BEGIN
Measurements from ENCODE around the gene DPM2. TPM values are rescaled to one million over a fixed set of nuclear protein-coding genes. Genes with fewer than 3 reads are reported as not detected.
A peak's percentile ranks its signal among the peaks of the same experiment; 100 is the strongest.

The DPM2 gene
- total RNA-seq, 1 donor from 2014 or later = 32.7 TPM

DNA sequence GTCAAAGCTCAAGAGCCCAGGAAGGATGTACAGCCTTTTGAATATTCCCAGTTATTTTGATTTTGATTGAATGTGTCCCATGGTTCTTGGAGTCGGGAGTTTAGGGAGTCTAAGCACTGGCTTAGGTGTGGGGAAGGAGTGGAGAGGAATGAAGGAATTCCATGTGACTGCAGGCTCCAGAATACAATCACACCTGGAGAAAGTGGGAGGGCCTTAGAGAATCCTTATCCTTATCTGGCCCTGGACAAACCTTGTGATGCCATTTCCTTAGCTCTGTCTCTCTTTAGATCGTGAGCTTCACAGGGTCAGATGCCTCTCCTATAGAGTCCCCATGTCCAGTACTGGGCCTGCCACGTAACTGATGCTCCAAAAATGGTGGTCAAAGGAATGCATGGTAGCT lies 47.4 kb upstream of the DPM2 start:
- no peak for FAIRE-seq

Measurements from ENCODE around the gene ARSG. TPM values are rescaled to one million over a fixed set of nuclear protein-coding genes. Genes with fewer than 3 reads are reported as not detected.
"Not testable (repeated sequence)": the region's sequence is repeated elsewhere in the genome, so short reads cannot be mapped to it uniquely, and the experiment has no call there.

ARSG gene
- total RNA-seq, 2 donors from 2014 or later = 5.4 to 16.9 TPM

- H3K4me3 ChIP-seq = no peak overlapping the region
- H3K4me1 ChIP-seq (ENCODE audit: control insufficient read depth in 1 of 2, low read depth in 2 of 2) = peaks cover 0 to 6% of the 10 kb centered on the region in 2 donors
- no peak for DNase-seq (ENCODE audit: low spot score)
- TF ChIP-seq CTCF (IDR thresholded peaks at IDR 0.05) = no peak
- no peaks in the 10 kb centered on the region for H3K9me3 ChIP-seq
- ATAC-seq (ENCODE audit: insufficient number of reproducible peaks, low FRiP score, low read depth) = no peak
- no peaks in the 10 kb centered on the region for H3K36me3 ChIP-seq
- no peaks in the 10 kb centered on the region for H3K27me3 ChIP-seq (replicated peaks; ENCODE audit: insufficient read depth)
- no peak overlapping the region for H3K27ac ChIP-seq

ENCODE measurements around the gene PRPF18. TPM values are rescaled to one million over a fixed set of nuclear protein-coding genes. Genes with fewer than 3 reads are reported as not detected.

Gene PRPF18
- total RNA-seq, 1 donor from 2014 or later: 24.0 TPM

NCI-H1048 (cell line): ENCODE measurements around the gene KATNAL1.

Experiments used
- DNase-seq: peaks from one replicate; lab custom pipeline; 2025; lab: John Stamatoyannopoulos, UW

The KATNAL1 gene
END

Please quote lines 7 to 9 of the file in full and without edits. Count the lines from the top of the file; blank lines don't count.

Measurements from ENCODE around the gene ARSG. TPM values are rescaled to one million over a fixed set of nuclear protein-coding genes. Genes with fewer than 3 reads are reported as not detected.
"Not testable (repeated sequence)": the region's sequence is repeated elsewhere in the genome, so short reads cannot be mapped to it uniquely, and the experiment has no call there.

ARSG gene